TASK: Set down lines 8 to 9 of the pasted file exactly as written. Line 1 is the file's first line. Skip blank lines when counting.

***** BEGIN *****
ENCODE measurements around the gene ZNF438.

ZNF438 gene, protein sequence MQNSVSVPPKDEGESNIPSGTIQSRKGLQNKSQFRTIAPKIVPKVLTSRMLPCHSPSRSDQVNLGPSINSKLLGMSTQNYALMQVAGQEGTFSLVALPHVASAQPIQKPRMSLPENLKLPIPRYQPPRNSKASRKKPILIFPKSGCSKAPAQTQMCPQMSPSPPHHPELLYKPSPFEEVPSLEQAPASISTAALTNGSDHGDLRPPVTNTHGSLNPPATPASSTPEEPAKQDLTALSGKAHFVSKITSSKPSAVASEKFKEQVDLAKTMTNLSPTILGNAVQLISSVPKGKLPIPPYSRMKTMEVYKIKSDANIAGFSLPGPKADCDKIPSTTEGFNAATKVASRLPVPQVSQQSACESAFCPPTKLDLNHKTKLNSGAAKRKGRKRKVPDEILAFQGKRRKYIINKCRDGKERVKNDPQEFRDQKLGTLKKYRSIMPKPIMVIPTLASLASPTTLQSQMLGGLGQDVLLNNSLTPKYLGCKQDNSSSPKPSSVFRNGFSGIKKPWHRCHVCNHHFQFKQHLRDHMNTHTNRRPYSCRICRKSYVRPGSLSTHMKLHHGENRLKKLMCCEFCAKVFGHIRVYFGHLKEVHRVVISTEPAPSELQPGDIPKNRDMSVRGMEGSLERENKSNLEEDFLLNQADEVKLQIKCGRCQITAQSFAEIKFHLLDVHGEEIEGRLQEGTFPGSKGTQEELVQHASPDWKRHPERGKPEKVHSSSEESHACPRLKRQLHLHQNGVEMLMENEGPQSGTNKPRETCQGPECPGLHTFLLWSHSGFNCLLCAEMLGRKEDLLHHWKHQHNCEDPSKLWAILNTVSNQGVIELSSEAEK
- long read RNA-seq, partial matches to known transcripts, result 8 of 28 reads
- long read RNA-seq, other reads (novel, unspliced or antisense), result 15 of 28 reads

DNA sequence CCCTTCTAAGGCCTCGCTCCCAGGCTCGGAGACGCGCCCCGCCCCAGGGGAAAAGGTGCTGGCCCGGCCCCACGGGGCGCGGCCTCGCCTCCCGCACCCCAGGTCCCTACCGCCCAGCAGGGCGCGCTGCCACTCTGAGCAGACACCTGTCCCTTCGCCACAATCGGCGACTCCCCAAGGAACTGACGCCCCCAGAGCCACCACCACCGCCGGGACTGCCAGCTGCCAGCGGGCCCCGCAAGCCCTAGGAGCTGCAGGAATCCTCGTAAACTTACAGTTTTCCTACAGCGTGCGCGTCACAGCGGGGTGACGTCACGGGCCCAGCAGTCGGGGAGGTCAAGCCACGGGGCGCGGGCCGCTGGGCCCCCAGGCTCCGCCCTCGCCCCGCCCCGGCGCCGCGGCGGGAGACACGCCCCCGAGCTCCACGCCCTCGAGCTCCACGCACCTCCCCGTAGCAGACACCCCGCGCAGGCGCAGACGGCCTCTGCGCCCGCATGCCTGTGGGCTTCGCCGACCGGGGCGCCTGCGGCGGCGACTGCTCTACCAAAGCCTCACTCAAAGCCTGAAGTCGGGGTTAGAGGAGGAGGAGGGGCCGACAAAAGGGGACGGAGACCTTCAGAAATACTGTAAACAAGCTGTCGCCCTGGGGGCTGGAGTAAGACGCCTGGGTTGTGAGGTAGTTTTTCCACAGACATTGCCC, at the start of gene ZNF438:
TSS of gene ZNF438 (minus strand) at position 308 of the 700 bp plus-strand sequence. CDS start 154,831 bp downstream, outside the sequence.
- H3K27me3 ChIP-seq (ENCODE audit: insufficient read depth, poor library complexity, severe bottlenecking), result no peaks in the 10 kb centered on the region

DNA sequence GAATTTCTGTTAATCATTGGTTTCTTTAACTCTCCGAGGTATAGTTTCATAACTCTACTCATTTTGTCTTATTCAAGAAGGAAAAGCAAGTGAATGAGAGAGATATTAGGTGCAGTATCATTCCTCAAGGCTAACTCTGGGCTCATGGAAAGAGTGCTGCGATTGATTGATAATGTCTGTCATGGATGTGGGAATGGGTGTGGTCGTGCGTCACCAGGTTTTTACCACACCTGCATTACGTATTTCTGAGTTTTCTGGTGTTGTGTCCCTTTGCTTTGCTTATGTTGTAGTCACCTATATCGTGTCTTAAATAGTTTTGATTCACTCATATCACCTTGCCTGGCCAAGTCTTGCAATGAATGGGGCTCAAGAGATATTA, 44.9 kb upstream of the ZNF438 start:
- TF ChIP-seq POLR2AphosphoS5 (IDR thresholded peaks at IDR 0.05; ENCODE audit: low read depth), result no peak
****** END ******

DNA sequence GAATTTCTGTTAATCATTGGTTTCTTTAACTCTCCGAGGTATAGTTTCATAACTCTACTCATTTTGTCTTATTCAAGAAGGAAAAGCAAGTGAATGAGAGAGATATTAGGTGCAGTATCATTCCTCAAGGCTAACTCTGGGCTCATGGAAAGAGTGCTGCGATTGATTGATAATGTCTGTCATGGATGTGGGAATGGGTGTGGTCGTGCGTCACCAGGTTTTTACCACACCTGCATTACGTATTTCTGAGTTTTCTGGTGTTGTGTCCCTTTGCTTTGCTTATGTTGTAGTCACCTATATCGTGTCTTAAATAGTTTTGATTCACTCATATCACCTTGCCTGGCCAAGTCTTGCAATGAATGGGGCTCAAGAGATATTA, 44.9 kb upstream of the ZNF438 start:
- TF ChIP-seq POLR2AphosphoS5 (IDR thresholded peaks at IDR 0.05; ENCODE audit: low read depth), result no peak